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Lawrence and Rose- The Gendered Game- Chapter six

Lawrence and Rose- The Gendered Game- Chapter six - 250...

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Chapter 6: A Gendered Game: Themes in Media Coverage of Clinton’s Campaign The press will savage her no matter what….They really have their knives out for her, there's no question about it. -- Washington Post national political correspondent, Dana Milbank, December 2007 Beating on the press is the lamest thing you can do. It is only because of the utter open-mindedness of the press that Hillary can lose 11 contests in a row and still be treated as a contender. -- New York Times columnist Maureen Dowd, February 2008 On the night of the country’s first victory for a female candidate in a major-party primary, journalists and other media personalities were taken by surprise. Public opinion polls leading into the New Hampshire primary had suggested that Senator Barack Obama was surging ahead of Senator Hillary Clinton in that state’s contest for the Democratic nomination. When Clinton won New Hampshire by three points, many pundits reached for explanations. MSNBC’s Hardball featured the following exchange between the show’s anchor Chris Matthews and veteran journalist Tom Brokaw: Brokaw: “You know what I think we’re going to have to do?” Chris Matthews: “Yes sir?” Brokaw: “Wait for the voters to make their judgment.” 250
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Matthews: “Well what do we do then in the days before the ballot? We must stay home, I guess” (Steinberg and Elder 2008). Brokaw’s comment evoked what some observers of election 2008 found troubling: It seemed that the media had become quick to declare winners and losers in an historic primary season that had just begun—and that, in ways that were sometimes hard to pin down, the media were holding Clinton to different standards. Matthews’ response, meanwhile, seemed to capture the dilemma for many pundits and reporters: If they did not handicap the horse race, relying on polls to forecast winners and losers, then how would they cover the election? 1 In this chapter, we analyze some of the key themes and narratives that contributed powerfully to the negative tone of Clinton’s media coverage—and to the perception of many observers that she was not being treated fairly. These themes and narratives, we argue, arose both from the media’s standard routines for covering all presidential candidates, and from the ongoing, pervasive gendering of presidential politics that found a target in Hillary Clinton’s campaign. Adding a perhaps fatal third ingredient to the mix was the poisoned relationship between Hillary Clinton and the national press corps stemming back to her days in the White House. We begin by further analyzing our sample of mainstream front page and prime time news coverage to show the connection between the media’s prevalent “game framing” of presidential politics and the negativity of coverage of Clinton’s campaign. We then broaden the picture, moving beyond quantitative analysis of our mainstream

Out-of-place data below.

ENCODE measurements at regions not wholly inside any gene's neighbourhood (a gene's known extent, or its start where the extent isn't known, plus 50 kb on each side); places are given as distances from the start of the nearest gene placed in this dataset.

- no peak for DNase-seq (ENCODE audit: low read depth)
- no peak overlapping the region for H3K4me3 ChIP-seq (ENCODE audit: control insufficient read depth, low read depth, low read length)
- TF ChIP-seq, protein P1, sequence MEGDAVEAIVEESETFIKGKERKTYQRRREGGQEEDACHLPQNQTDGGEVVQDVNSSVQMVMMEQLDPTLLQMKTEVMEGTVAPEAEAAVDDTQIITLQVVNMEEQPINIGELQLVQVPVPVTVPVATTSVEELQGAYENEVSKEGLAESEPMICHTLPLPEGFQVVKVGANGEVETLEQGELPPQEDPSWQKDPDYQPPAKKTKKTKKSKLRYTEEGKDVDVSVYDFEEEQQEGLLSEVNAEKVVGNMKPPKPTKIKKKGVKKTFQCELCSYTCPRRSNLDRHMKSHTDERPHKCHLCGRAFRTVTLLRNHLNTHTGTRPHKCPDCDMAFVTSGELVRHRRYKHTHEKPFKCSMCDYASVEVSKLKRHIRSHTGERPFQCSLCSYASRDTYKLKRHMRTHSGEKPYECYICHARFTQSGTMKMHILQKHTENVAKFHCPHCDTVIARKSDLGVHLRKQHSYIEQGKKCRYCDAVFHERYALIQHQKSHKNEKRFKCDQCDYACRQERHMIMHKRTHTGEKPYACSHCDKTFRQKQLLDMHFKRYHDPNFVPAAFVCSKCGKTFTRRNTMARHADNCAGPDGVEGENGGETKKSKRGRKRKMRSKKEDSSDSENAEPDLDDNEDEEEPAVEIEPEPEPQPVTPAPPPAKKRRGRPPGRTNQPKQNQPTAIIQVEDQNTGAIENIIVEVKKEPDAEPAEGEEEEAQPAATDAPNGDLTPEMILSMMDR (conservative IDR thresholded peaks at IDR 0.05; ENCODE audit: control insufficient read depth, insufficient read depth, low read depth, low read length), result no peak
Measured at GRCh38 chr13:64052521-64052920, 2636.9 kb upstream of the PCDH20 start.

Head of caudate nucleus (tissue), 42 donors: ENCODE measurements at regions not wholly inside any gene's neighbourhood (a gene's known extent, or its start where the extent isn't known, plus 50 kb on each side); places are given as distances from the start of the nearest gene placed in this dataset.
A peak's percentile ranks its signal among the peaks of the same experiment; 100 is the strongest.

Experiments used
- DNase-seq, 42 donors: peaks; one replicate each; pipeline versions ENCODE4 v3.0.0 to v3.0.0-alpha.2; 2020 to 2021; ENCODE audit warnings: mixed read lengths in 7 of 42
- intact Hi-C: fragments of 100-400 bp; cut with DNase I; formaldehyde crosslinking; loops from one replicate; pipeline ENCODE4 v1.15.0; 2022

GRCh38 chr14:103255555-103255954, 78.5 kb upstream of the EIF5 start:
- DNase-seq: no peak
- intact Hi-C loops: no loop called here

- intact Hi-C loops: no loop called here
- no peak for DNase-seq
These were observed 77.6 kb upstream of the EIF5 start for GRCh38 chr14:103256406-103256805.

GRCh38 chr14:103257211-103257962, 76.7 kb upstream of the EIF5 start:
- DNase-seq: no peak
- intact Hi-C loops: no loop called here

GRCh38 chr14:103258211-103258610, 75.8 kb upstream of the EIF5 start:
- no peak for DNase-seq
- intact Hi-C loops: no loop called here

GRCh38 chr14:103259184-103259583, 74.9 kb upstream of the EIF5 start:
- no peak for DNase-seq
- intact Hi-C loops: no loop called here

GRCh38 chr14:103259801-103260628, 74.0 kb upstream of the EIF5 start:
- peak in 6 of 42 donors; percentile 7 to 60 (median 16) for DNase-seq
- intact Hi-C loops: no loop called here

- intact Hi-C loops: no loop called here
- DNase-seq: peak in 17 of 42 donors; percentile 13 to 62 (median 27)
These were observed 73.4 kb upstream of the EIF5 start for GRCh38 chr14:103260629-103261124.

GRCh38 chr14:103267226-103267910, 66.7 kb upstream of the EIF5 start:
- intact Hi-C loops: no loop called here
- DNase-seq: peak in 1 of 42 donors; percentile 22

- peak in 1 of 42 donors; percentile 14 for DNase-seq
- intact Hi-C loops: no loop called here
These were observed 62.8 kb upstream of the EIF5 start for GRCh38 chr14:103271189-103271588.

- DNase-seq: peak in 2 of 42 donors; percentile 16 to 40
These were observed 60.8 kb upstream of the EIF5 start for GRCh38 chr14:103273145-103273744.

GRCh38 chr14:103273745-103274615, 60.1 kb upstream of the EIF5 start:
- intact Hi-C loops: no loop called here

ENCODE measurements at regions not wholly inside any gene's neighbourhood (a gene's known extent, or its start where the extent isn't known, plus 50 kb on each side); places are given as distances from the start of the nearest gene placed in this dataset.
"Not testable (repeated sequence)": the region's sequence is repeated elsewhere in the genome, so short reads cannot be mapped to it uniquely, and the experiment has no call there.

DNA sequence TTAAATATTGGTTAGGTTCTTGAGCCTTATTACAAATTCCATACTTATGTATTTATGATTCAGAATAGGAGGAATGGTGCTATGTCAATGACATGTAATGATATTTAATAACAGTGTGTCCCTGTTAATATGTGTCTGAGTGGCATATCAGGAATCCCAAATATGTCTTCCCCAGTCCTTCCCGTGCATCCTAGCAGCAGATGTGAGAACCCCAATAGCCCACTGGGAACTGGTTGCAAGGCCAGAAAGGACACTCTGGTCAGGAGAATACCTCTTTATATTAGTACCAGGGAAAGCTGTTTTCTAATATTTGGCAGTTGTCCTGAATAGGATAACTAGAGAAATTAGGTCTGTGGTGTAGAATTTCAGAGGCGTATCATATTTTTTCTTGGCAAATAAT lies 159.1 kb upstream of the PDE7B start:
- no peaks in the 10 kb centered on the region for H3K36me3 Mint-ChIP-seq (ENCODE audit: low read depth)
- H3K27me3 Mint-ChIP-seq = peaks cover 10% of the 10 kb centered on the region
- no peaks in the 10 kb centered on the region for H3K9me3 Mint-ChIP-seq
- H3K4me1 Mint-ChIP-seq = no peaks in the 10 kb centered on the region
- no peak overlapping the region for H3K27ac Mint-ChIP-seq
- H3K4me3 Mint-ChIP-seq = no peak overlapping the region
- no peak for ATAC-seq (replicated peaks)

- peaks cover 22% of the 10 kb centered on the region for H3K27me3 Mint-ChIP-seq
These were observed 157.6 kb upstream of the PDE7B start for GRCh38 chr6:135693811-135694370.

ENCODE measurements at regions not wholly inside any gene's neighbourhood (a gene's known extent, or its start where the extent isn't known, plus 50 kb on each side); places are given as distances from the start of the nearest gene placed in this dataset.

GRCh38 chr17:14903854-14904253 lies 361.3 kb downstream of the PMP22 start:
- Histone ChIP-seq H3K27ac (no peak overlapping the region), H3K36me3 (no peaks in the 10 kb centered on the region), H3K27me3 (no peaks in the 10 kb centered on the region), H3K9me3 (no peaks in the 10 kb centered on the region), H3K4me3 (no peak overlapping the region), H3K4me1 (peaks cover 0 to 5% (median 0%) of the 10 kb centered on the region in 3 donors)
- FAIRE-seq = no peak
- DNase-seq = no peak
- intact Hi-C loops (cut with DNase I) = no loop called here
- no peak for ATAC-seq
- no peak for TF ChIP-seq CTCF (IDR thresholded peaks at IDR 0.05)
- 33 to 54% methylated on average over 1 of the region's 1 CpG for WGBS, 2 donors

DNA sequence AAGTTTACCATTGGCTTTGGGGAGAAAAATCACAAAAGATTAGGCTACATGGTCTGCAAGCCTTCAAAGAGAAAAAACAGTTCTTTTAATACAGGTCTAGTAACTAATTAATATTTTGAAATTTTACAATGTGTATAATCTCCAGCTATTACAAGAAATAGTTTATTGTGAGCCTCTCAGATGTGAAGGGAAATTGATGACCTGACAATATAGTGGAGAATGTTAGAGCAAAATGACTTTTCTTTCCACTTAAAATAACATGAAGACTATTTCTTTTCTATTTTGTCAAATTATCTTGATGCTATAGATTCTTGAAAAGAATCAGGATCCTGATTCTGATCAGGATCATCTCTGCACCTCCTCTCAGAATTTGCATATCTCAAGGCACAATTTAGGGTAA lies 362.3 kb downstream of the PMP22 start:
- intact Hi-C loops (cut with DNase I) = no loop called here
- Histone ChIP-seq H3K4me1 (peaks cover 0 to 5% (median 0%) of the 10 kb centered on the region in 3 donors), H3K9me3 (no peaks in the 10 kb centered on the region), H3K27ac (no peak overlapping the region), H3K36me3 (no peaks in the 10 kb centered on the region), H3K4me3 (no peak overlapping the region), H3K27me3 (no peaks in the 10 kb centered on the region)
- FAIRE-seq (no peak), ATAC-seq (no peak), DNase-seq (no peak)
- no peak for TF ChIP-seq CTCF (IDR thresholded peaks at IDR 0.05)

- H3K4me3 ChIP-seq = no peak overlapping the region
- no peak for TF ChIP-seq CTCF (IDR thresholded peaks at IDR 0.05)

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Lawrence and Rose- The Gendered Game- Chapter six - 250...

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